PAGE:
Through 5G private networks, wearable devices, IoT, data analytics and mobile edge computing, W5G is giving local businesses – such as Worcester Bosch – the capability to really boost their output and productivity. Significant innovations include the use of autonomous robots to transport products and materials, and the installation of collision detection sensors to ensure health and safety on the factory floor.
Another exciting development, which will be deployed as early as April next year, is the 5G ecosystem being built at Belfast Harbour. The project is focused on exploring how 5G, and other emerging technologies such as AI, IoT and Connected Autonomous Vehicles, can be used together to enhance public safety, physical security, and address climate change across the port and other parts of Belfast City. This is an example of how whole ecosystems can develop with 5G, with innovations such as remote-controlled inspection technology and 5G-enabled sensors – to monitor air quality and other environmental factors – being deployed in the very near-future.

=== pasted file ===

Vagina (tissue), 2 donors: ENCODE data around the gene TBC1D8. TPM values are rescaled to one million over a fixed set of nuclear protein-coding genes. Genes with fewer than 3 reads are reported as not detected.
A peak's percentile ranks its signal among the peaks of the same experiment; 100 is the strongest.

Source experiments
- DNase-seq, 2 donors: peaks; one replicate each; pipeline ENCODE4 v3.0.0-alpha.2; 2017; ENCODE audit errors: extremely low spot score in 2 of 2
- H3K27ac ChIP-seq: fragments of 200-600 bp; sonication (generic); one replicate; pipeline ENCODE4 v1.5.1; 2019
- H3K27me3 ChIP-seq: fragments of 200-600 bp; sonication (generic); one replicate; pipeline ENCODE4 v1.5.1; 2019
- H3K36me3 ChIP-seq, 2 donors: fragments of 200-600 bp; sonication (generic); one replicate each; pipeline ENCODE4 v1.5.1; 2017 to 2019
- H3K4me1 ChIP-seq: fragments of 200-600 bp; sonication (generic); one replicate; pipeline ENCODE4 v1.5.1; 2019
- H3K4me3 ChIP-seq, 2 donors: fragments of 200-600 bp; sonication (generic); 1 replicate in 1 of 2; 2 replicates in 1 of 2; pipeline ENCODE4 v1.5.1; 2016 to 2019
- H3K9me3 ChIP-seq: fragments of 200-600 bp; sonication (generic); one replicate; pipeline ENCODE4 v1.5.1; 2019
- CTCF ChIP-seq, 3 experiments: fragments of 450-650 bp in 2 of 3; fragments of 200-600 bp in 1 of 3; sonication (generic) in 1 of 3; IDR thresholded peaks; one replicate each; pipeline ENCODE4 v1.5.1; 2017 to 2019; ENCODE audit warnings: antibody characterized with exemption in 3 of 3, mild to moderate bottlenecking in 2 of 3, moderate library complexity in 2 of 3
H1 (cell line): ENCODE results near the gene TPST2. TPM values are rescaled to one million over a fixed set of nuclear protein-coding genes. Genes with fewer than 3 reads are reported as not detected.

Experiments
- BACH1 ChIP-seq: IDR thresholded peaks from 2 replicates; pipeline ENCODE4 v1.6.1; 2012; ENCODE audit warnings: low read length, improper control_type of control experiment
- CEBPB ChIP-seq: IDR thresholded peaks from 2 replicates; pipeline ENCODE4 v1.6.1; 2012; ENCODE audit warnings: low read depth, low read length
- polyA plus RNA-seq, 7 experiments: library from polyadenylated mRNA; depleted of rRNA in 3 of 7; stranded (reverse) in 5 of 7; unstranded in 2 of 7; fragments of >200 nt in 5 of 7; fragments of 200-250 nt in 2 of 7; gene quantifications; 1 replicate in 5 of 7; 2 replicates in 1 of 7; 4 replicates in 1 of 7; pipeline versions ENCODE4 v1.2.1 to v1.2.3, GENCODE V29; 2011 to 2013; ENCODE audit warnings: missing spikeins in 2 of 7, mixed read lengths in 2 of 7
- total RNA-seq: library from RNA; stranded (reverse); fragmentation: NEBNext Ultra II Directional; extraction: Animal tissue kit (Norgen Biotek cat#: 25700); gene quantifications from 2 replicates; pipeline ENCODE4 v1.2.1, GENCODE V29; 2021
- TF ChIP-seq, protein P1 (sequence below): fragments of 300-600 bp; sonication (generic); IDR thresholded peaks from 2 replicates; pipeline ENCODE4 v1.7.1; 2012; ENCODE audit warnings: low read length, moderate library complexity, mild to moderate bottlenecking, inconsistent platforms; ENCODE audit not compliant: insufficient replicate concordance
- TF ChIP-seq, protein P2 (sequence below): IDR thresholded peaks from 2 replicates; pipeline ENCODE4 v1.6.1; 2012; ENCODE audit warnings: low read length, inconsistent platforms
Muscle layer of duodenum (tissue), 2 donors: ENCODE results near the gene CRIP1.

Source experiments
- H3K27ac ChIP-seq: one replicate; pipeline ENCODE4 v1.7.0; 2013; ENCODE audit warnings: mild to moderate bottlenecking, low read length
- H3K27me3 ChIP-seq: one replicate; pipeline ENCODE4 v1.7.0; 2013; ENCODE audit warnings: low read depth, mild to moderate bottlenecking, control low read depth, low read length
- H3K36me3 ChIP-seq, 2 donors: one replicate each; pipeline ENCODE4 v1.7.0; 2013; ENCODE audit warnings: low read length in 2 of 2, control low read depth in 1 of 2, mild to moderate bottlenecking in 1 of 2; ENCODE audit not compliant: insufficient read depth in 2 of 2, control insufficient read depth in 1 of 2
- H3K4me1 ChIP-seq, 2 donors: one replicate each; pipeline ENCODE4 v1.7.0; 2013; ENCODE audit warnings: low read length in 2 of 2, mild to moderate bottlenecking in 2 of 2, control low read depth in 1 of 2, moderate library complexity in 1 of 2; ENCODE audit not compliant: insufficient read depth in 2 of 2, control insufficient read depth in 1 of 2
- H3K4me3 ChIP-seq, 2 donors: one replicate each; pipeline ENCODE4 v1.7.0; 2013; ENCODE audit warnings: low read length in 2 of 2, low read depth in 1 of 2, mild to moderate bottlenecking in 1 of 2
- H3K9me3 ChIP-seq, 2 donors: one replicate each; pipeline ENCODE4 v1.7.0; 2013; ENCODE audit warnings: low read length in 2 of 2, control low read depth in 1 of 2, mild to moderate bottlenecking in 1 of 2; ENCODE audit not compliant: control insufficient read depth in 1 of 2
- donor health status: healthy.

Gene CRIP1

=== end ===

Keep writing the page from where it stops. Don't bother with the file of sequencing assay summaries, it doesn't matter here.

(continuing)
Smart glasses take centre stage across industries
At a more granular level, but still highly relevant to the manufacturing sector, the use of smart glasses will become a lot more prolific as we move into next year. In fact, we can expect to see a range of glasses emerge next year that have 5G connectivity built directly into them, rather than relying on a tethered smart phone connection.
These have the potential to underpin extremely significant use-cases, in the selling or manufacturing of high value products, where life-size virtual demonstrations or prototypes can be brought to life using virtual reality.
In a world where consumers are becoming increasingly demanding of the retail experience, we can also start to see how smart glasses might be adopted commercially. Retailers, for example, may start to use them as part of an experiential and interactive in-store experience, allowing customers to enjoy an immersive tour of a product they are buying.
Healthcare and the rise of telemedicine